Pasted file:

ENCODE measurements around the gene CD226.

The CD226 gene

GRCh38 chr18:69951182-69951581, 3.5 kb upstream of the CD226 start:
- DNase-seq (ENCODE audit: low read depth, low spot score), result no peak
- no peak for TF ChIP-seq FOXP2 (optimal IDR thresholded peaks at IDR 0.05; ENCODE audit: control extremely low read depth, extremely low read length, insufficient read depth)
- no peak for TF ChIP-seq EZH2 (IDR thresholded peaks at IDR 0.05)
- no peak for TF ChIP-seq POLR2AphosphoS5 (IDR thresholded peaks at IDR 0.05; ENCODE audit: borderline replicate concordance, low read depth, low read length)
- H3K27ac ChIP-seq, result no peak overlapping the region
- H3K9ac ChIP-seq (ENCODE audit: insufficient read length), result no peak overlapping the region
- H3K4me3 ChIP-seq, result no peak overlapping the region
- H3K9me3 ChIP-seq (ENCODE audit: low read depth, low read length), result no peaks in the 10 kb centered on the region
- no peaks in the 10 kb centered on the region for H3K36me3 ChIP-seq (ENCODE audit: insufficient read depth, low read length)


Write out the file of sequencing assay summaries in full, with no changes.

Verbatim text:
ENCODE measurements around the gene CD226.

The CD226 gene

GRCh38 chr18:69951182-69951581, 3.5 kb upstream of the CD226 start:
- DNase-seq (ENCODE audit: low read depth, low spot score), result no peak
- no peak for TF ChIP-seq FOXP2 (optimal IDR thresholded peaks at IDR 0.05; ENCODE audit: control extremely low read depth, extremely low read length, insufficient read depth)
- no peak for TF ChIP-seq EZH2 (IDR thresholded peaks at IDR 0.05)
- no peak for TF ChIP-seq POLR2AphosphoS5 (IDR thresholded peaks at IDR 0.05; ENCODE audit: borderline replicate concordance, low read depth, low read length)
- H3K27ac ChIP-seq, result no peak overlapping the region
- H3K9ac ChIP-seq (ENCODE audit: insufficient read length), result no peak overlapping the region
- H3K4me3 ChIP-seq, result no peak overlapping the region
- H3K9me3 ChIP-seq (ENCODE audit: low read depth, low read length), result no peaks in the 10 kb centered on the region
- no peaks in the 10 kb centered on the region for H3K36me3 ChIP-seq (ENCODE audit: insufficient read depth, low read length)